When regulation serves utilities — not customers

Consumer advocates have hit back on some of the most galling utility requests. Virginia’s Attorney General has understatedly observed, “it is possible that utility management could simply share the financial burden with shareholders, as other businesses impacted by the pandemic have had to do.” Yet for the most part, utility regulation is so obscure that it flies under the radar of the normal political process.

Besides, in this weird corner of politics, it is unfortunately commonplace simply to pay off the utility in the hopes that doing so will yield a social benefit — in the case of COVID-19, a moratorium on utility disconnects for nonpayment. While Maryland’s utilities have proudly touted the suspension of disconnects and late fees on their websites, the situation gives meaning to the old saying “talk is cheap.” Ultimately, it will be other consumers and not shareholders who pay for the tab for those who cannot afford to.

How to fix it

It doesn’t have to be this way. Maryland is among more than a dozen states with restructured markets, where customers can choose from a number of energy suppliers. In the most advanced restructured market, Texas, regulated utilities remain in charge of owning and operating the network that delivers electricity. But all customers choose who will sell them electricity, and those companies bear the responsibility of billing customers. (Georgia has the same policy for natural gas.) Part and parcel of this structure is that retail energy providers — unlike monopoly utilities — do not have a captive set of customers they can use to recoup losses. By design, the competitive retail market absorbs the losses when customers cannot pay.

Texans have also not suffered a spate of disconnects. During the COVID-19 pandemic, the Public Utility Commission of Texas has adopted an Electricity Relief Program that prevents retailers from disconnecting customers facing hardship as a result of the pandemic. In exchange for continuing to provide electricity, electricity retailers obtain a partial reimbursement on bad debt, which still leaves their shareholders’ skin in the game.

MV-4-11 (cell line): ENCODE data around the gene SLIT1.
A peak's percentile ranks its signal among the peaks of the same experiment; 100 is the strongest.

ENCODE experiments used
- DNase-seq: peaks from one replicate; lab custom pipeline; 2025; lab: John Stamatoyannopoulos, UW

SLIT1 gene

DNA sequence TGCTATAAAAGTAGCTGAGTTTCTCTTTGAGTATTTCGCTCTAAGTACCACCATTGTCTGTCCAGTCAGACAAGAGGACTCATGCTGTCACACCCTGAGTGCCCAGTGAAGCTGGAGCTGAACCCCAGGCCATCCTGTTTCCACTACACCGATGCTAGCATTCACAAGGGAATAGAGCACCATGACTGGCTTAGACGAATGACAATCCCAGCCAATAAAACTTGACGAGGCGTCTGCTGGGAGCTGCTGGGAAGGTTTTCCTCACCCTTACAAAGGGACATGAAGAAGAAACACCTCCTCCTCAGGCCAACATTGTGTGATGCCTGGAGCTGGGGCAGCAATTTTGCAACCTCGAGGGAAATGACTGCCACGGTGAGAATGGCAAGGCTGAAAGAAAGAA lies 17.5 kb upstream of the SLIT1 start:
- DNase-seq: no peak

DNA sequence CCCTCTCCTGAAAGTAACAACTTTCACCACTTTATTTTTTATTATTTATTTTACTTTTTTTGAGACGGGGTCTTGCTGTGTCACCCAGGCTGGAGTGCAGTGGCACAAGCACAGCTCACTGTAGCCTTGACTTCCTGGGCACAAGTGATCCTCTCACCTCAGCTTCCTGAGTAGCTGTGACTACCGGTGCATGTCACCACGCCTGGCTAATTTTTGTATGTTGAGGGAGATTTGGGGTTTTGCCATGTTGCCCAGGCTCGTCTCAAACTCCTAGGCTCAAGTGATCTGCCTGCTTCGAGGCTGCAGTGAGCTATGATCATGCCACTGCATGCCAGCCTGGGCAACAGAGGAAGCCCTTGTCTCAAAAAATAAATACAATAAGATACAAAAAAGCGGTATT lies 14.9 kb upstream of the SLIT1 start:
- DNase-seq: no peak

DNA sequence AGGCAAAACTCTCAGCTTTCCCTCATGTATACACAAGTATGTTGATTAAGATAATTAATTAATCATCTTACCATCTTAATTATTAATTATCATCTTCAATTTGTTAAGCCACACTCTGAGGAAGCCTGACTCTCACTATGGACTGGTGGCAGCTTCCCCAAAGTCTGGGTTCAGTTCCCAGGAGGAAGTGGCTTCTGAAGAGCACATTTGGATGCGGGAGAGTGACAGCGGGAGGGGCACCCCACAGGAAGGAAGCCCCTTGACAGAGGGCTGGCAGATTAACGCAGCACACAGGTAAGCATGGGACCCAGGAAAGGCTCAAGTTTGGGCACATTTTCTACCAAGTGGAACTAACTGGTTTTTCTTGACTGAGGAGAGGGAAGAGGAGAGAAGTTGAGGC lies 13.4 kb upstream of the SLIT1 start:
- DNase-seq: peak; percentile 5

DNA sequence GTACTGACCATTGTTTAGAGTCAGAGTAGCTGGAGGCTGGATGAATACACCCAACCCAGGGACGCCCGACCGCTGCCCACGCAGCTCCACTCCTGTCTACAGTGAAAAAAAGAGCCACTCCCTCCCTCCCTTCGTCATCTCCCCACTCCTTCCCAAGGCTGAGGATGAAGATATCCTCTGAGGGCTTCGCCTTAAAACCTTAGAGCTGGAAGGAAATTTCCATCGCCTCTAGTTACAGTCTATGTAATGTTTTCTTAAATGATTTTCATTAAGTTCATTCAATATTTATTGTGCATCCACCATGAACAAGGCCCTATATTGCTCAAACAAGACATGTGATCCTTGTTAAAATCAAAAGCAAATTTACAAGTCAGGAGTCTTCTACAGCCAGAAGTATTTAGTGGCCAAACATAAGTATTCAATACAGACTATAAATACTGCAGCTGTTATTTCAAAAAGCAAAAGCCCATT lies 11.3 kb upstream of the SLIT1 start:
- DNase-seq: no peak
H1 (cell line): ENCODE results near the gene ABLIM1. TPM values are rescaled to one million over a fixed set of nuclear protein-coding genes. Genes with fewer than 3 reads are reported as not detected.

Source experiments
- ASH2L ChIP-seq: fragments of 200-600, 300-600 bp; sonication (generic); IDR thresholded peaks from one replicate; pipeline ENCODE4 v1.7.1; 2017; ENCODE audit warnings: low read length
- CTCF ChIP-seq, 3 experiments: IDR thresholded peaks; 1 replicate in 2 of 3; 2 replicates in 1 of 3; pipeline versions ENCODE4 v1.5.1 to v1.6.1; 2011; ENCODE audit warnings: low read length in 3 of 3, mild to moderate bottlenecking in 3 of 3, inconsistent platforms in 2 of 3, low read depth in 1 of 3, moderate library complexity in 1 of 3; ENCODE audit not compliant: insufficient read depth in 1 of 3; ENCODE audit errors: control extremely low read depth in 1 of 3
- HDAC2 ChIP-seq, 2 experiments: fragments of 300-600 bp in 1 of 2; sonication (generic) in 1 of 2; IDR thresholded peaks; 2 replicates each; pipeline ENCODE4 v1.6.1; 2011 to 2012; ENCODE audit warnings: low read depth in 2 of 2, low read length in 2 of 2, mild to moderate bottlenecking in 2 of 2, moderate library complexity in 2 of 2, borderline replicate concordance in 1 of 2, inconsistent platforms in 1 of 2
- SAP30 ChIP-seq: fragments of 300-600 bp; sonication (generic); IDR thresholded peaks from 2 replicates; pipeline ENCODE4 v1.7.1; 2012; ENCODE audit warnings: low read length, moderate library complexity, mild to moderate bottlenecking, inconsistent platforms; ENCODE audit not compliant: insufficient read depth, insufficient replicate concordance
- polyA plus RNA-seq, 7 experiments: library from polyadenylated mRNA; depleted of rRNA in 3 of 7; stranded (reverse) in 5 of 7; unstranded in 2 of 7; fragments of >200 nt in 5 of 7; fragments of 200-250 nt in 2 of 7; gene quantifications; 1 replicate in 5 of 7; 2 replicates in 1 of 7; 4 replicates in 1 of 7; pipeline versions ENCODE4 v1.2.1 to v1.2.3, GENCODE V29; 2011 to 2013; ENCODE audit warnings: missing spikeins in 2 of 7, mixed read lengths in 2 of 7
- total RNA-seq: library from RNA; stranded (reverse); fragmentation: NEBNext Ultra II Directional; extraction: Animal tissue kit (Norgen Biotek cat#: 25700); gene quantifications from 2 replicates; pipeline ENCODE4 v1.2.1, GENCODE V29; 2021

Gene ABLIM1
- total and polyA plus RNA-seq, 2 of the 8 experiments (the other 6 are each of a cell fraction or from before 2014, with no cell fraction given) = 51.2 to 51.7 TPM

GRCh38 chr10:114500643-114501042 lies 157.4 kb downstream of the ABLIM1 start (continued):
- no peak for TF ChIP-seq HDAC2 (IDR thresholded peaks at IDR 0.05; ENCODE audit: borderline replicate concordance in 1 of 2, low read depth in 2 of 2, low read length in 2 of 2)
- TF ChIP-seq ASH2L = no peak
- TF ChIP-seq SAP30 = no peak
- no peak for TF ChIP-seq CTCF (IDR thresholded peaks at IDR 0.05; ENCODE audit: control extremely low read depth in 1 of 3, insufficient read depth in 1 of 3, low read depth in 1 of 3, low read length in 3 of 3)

Maryland already has a restructured market in place. But it continues to be dominated by the utilities, who act as gatekeepers to the marketplace and still possess a monopoly on customer billing. Getting utilities out of this “default” role would unlock a primary advantage of the competitive market that today Marylanders aren’t realizing: Making shareholders, not a monopoly’s customers, take the risk of economic downturns or other unforeseen events that leave customers unable to pay their bills.

The state’s policymakers and regulators already have a critical tool at their disposal to strike a balance that makes the private capital invested in the power sector bear some of the risk of doing business. Until that happens, it’ll be energy consumers who pay — even for energy they didn’t use.

— TRAVIS KAVULLA

The writer is vice president of regulatory affairs for NRG Energy, an electricity supplier.